Ministry Resources

My Summer Goal to end Perfectionism

Author: Angela Craig

Perfectionist

Only a perfectionist makes it her or his summer goal to be better at failing.

With perfectionism comes dedication and perseverance to the task. In order to change, the first thing a perfectionist needs to know, is what perfectionism is and why we do it.

In the book, The Gifts of Imperfection: Let Go of Who You Think You’re Supposed to Be and Embrace Who You Are researcher, Brene’ Brown writes: “Understanding the difference between healthy striving and perfectionism is critical to laying down the shield and picking up your life. Research shows that perfectionism hampers success. In fact, it’s often the path to depression, anxiety, addiction, and life paralysis.”

Summary definitions of perfectionism vs. healthy striving from Brene’ Brown’s research:

  • Perfectionism – People who are driven by what others think.
  • Healthy striving – People who ask, How can I improve? How can I do my best?

We become perfectionists to protect ourselves from shame, rejection, and failure.

“When perfectionism is driving, shame is always riding shotgun — and fear is the annoying back seat driver.” ~ Brene’ Brown

Are you a perfectionist?

  • Perfectionists prefer the word autonomy to accountability. Accountability requires a level of intimacy that is too vulnerable for perfectionists. The fear: What if they see the real me? The real me has flaws and opinions they might not agree with.

 

  • Perfectionists are either serial starters or serial stallers. In her research, Brene’ Brown has identified this these traits as “life paralysis”. In either case, a serial starter or serial staller will find it hard to finish a task that is meaningful or adds value to their life. Are they high achievers in their day-to-day tasks? Absolutely (you should see how clean my house is). But when an opportunity comes along that really counts, the risk of failure may seem too high and the perfectionist won’t take the leap. (This applies to both personal and professional life.)

 

  • Perfectionists never admit they are wrong. Being wrong would simply, be wrong. Perfectionists know, if you don’t admit your faults no one can see them. Unspoken wrongs are invisible wrongs. Right? Brene’ Brown says, “Perfectionism is a self-destructive and addictive belief system that fuels this primary thought: If I look perfect, live perfectly, and do everything perfectly, I can avoid or minimize the painful feelings of shame, judgment, and blame.” Perfectionists can’t handle the idea of someone thinking less of them. Admitting infallibility screams – I am not good enough for you.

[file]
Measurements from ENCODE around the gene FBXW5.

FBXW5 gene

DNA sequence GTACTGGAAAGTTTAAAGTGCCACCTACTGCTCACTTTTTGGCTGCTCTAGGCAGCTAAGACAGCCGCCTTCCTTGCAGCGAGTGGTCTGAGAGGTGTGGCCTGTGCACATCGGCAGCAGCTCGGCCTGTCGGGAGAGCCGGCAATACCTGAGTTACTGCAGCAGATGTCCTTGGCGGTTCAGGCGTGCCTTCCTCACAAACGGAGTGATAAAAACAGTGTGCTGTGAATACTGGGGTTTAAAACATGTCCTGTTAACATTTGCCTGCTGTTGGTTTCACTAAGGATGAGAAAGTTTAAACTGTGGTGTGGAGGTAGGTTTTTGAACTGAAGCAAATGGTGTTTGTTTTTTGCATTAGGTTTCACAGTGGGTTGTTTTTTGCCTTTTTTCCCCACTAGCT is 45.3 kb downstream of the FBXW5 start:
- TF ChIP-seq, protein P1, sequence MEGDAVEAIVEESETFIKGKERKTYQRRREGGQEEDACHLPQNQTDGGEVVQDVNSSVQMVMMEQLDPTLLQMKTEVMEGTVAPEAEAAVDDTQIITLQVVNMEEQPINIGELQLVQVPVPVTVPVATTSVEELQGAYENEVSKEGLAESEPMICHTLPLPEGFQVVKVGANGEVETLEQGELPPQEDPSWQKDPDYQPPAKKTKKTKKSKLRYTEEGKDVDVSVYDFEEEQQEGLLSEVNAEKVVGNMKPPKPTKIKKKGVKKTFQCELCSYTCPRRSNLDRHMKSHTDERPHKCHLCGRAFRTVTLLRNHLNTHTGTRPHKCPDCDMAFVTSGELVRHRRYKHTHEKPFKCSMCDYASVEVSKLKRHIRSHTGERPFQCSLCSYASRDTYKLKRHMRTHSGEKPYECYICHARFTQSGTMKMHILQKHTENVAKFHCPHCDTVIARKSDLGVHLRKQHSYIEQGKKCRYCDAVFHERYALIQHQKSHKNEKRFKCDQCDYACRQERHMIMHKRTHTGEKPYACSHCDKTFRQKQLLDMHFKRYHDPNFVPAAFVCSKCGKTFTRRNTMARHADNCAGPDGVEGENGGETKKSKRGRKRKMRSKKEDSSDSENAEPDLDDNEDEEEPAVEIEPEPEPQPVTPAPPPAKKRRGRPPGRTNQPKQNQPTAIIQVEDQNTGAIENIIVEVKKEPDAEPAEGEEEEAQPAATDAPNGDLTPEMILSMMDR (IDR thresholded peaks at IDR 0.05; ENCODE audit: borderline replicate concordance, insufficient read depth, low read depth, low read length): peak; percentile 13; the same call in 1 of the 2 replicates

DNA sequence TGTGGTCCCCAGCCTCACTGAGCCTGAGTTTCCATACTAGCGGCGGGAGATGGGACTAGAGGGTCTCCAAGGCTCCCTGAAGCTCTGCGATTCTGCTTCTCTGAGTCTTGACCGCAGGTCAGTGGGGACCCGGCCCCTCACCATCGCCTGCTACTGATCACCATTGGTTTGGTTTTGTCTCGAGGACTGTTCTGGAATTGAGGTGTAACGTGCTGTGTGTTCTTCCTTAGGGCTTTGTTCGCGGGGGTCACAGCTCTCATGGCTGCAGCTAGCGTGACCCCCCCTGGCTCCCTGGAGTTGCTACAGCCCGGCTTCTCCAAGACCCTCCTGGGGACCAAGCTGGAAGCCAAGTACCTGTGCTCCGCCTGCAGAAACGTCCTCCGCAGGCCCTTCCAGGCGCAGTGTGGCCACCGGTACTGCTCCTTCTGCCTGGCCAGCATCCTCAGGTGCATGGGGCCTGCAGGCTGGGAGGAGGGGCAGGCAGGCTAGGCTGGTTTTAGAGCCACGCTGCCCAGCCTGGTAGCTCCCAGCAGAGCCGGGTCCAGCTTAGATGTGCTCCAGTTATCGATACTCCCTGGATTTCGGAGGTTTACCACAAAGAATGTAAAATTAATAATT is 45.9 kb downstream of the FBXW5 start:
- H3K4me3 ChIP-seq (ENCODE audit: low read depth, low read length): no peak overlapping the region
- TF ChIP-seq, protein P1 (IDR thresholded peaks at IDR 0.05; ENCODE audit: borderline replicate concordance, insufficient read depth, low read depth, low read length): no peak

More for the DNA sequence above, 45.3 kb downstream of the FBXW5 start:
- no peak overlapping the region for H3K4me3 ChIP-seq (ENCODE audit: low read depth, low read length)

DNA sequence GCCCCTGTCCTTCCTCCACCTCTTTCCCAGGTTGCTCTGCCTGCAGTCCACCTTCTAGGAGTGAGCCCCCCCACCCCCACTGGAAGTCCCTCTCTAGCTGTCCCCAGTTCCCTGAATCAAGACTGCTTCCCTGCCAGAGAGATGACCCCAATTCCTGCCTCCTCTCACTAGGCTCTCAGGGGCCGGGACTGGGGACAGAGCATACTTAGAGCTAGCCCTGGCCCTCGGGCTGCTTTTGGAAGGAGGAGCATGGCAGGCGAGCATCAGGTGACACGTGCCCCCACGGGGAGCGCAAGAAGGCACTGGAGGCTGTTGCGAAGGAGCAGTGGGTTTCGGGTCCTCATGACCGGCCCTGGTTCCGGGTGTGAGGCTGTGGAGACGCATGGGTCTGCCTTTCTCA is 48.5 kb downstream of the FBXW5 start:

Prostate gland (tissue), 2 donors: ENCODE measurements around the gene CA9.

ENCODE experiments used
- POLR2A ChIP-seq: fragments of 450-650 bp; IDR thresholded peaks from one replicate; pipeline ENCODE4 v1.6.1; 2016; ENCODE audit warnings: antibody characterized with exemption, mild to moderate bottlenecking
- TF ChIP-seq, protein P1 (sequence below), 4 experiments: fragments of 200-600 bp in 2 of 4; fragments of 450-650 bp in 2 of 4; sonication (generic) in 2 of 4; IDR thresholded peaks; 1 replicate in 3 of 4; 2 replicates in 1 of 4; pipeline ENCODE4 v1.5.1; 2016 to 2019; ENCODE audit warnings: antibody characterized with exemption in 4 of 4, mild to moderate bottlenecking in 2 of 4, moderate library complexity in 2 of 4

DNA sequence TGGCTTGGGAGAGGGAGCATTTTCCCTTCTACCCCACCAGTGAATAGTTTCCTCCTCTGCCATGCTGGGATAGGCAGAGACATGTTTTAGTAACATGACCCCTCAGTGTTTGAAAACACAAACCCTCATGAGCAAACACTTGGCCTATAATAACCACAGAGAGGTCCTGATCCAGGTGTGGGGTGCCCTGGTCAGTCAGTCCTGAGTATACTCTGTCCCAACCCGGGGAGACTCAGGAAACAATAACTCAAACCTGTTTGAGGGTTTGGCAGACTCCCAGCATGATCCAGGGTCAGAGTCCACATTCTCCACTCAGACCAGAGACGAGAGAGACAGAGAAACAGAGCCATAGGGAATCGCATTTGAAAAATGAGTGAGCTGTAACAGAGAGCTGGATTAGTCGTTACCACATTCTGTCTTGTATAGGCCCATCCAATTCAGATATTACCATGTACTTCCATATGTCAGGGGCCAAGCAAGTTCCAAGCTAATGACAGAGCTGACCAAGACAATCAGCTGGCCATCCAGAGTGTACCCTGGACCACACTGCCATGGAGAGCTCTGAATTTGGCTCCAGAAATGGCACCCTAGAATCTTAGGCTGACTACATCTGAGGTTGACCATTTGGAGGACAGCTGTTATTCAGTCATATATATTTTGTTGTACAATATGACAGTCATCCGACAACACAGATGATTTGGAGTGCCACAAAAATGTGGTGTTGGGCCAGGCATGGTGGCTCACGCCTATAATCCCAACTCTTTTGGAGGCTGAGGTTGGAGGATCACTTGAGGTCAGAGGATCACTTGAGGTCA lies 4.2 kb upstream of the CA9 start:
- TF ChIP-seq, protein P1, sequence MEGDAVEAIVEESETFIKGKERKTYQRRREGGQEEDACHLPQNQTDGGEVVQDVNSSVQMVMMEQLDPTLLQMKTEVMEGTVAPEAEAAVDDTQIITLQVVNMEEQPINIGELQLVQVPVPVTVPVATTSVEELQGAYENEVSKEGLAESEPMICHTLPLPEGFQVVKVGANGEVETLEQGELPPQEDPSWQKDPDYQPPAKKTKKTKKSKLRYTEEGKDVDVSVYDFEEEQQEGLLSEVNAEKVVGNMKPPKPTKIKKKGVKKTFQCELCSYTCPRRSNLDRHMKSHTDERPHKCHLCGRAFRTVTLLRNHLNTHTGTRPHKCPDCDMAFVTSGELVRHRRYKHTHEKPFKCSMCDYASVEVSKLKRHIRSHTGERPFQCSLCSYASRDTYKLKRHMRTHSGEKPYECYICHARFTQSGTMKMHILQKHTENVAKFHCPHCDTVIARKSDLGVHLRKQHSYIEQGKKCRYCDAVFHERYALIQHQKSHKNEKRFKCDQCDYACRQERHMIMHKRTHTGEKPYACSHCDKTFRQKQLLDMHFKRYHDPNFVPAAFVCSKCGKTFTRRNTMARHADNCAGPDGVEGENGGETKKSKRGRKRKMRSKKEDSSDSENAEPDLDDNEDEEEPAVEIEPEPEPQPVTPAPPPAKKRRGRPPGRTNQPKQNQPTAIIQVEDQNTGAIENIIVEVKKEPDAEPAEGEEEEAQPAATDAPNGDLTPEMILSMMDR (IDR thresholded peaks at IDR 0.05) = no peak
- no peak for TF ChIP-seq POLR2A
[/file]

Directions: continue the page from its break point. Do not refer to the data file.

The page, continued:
• Perfectionists often blame others for their imperfections or failures. If the perfectionist can blame someone else, the burden is lifted from his or her conscience and the perfectionist feels better about themselves. Kind of like when your child throw-up on you. You are covered with puke but your child feels well.

 

  • Perfectionists think their behavior is keeping them safe from pain, but in reality it is keeping them imprisoned from a life of meaning and purpose.

If you are a perfectionist wanting to break free, here are a few quick tips for you to try:

  • Get messy! I wasn’t surprise to find out in my study of perfectionism that perfectionists don’t think they are creative. We think of creative as someone who can sit for long hours painting or woodworking creating a mess on the floor. One of the keys to breaking free from perfectionism is to realize the true creativity that lies within you. Maybe you do not paint or do crafts buy you’re an entrepreneur or a leader of a team. Leaders are constantly creating. Creativity and the ability to fail spurs innovation. Second, step into the unknown side of creativity and take a class in an area of art you would never see yourself doing – painting, pottery, or glass blowing. There is freedom in the mess!

 

  • Be spontaneous. Perfectionists like planned, controlled environments. There is less chance for error or for things to go wrong. To break free of this less than adventurous (safe) routine, try doing spontaneous things or hang out with spontaneous people!

 

  • Aiming for a life of healthy striving and living free of perfectionism will give you the freedom to live your dreams and experience life in a way you never imagined. Go for it!

In life and leadership,

Angela

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